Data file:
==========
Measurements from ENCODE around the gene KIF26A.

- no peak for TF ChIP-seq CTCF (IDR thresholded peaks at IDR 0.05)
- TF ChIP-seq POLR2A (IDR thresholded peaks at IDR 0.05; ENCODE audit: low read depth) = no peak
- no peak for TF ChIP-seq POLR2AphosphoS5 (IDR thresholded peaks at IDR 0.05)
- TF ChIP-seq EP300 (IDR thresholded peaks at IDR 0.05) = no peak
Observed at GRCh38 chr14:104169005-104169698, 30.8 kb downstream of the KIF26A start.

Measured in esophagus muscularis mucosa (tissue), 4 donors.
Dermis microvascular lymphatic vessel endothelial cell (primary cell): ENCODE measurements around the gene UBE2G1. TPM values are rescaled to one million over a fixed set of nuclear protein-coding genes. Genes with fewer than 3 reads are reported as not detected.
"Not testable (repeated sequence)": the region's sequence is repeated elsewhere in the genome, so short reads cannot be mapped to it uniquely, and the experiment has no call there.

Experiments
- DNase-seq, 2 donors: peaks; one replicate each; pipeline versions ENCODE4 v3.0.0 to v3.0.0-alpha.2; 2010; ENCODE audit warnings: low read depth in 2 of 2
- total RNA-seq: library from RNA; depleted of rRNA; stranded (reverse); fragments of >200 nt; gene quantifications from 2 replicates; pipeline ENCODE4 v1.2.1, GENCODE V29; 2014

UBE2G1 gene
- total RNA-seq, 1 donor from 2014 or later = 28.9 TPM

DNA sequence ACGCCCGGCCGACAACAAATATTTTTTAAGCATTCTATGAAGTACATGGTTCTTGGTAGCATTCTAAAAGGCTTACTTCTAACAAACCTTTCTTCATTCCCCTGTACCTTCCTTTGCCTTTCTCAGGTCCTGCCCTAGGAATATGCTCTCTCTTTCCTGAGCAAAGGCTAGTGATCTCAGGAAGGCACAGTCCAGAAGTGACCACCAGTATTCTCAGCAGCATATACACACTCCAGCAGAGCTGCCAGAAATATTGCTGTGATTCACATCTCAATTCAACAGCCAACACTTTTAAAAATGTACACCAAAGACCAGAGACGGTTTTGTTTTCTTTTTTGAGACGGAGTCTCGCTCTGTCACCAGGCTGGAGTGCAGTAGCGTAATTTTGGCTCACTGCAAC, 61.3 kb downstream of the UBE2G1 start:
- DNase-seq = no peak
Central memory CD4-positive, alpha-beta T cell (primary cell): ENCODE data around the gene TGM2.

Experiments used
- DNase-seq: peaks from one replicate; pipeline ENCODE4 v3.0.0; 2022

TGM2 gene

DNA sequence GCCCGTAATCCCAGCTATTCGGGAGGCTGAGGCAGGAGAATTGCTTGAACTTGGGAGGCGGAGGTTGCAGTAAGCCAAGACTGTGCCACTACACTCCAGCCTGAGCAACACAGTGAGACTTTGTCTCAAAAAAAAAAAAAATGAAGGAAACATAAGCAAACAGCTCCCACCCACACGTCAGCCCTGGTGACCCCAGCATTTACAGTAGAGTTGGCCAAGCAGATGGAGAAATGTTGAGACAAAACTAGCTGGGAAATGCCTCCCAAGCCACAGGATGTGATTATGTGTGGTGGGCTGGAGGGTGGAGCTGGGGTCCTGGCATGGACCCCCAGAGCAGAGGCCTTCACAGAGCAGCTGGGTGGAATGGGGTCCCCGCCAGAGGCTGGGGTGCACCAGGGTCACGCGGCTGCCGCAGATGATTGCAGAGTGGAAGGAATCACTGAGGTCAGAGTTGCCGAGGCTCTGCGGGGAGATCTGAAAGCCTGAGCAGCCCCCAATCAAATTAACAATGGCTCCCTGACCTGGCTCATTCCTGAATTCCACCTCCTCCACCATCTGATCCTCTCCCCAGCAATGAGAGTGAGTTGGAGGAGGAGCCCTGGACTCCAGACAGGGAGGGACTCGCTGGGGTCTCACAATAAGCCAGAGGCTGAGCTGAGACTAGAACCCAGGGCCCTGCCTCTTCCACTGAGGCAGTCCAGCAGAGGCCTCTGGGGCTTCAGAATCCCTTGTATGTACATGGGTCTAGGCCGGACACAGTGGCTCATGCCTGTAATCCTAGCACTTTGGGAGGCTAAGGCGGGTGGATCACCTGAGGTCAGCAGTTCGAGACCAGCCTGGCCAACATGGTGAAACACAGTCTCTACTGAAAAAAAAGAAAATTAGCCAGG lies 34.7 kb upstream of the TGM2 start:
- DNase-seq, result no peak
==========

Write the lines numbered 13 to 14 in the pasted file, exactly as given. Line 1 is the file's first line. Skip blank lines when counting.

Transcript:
UBE2G1 gene
- total RNA-seq, 1 donor from 2014 or later = 28.9 TPM